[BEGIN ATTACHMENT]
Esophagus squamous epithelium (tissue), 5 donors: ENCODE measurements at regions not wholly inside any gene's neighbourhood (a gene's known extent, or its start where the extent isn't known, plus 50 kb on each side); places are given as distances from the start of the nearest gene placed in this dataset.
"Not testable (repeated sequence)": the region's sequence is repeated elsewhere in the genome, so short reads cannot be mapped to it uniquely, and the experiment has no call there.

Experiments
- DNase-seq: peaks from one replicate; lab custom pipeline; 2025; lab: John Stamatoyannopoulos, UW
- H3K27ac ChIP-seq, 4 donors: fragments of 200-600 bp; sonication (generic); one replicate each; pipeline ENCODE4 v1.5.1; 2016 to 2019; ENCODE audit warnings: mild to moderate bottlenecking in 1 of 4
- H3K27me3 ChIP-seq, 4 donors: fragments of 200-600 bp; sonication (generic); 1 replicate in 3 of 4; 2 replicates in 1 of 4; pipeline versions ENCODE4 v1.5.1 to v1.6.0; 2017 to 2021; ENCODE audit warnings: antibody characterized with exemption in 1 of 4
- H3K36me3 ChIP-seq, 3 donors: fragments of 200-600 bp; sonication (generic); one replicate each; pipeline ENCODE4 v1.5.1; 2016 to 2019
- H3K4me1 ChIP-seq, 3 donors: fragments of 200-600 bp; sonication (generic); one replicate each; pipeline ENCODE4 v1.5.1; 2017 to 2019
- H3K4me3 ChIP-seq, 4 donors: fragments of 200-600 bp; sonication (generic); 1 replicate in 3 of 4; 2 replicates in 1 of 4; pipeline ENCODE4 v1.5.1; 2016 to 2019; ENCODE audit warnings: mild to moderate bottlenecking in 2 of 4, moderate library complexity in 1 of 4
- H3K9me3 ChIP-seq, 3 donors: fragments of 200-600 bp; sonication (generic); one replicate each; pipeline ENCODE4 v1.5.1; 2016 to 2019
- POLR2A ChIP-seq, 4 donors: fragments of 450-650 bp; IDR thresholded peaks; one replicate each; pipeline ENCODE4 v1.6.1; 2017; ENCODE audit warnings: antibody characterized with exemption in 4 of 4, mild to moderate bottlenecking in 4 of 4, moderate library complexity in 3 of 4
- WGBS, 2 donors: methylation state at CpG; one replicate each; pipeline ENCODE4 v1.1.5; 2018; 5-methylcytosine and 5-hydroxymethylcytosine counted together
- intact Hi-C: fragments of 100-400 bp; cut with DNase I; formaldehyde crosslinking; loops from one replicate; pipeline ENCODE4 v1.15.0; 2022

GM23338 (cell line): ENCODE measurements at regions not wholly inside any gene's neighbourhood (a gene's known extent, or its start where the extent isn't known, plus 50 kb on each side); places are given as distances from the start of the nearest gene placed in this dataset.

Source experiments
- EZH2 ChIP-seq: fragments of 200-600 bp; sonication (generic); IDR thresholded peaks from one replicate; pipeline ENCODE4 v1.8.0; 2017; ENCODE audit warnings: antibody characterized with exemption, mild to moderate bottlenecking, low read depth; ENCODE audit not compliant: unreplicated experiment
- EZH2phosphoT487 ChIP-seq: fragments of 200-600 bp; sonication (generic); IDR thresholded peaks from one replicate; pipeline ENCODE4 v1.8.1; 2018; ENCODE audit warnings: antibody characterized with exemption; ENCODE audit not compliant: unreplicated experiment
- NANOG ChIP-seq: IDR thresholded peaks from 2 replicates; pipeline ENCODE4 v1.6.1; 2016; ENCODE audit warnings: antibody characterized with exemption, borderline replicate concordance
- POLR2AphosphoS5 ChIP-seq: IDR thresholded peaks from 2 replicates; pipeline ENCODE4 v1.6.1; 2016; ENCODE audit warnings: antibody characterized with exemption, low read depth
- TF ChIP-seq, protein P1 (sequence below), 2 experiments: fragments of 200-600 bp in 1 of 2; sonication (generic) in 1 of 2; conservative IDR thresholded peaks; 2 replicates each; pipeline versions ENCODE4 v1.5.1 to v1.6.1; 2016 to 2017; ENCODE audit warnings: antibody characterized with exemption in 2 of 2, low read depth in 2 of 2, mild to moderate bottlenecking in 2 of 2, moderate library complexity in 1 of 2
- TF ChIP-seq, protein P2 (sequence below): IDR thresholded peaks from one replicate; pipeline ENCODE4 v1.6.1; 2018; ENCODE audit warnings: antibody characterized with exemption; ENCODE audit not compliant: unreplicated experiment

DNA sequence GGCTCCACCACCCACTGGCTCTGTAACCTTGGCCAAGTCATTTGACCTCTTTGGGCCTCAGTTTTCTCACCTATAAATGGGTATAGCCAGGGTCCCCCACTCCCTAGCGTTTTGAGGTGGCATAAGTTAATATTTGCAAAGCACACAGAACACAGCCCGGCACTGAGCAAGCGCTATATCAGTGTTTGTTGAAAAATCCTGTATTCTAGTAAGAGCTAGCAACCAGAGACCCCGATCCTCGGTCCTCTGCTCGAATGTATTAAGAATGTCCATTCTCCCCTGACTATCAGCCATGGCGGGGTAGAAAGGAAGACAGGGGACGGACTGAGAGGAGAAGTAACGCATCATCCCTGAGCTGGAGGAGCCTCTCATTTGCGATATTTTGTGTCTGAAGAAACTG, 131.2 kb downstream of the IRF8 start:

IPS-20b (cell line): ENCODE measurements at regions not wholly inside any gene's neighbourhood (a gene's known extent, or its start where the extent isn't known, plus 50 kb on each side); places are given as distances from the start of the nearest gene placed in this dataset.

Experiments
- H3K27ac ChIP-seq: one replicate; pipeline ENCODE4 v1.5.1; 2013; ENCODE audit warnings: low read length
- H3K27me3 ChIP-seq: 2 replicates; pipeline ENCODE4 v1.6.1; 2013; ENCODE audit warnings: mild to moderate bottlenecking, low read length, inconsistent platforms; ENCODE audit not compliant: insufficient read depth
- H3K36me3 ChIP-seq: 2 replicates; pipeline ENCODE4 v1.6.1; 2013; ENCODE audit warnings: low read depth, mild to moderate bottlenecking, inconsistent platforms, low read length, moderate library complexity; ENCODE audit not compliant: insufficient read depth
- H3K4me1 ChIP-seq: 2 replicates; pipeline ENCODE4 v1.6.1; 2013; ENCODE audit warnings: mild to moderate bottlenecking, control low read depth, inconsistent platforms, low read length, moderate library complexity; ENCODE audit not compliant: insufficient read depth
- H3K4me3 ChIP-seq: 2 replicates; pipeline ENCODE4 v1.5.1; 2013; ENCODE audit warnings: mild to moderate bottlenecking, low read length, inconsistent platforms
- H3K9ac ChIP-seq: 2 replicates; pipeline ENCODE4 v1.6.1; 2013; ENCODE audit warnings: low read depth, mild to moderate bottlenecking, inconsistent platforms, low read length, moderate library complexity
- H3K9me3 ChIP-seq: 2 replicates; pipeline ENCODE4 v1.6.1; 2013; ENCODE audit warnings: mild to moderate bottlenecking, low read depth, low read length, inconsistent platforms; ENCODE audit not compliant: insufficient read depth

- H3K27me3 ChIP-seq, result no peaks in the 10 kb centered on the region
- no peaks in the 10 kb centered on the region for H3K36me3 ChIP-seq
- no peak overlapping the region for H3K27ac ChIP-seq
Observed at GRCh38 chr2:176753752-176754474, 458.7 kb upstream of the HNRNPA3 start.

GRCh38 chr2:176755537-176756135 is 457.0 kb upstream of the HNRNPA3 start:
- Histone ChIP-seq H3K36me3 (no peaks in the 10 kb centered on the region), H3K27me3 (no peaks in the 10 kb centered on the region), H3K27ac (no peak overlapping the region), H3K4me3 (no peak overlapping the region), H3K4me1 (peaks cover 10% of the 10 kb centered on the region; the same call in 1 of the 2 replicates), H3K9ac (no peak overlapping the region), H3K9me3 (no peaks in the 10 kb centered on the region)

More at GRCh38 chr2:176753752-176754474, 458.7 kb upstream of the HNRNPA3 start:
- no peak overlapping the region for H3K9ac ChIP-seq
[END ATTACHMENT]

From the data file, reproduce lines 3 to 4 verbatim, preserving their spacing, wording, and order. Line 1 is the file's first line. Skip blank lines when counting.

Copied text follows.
Experiments
- DNase-seq: peaks from one replicate; lab custom pipeline; 2025; lab: John Stamatoyannopoulos, UW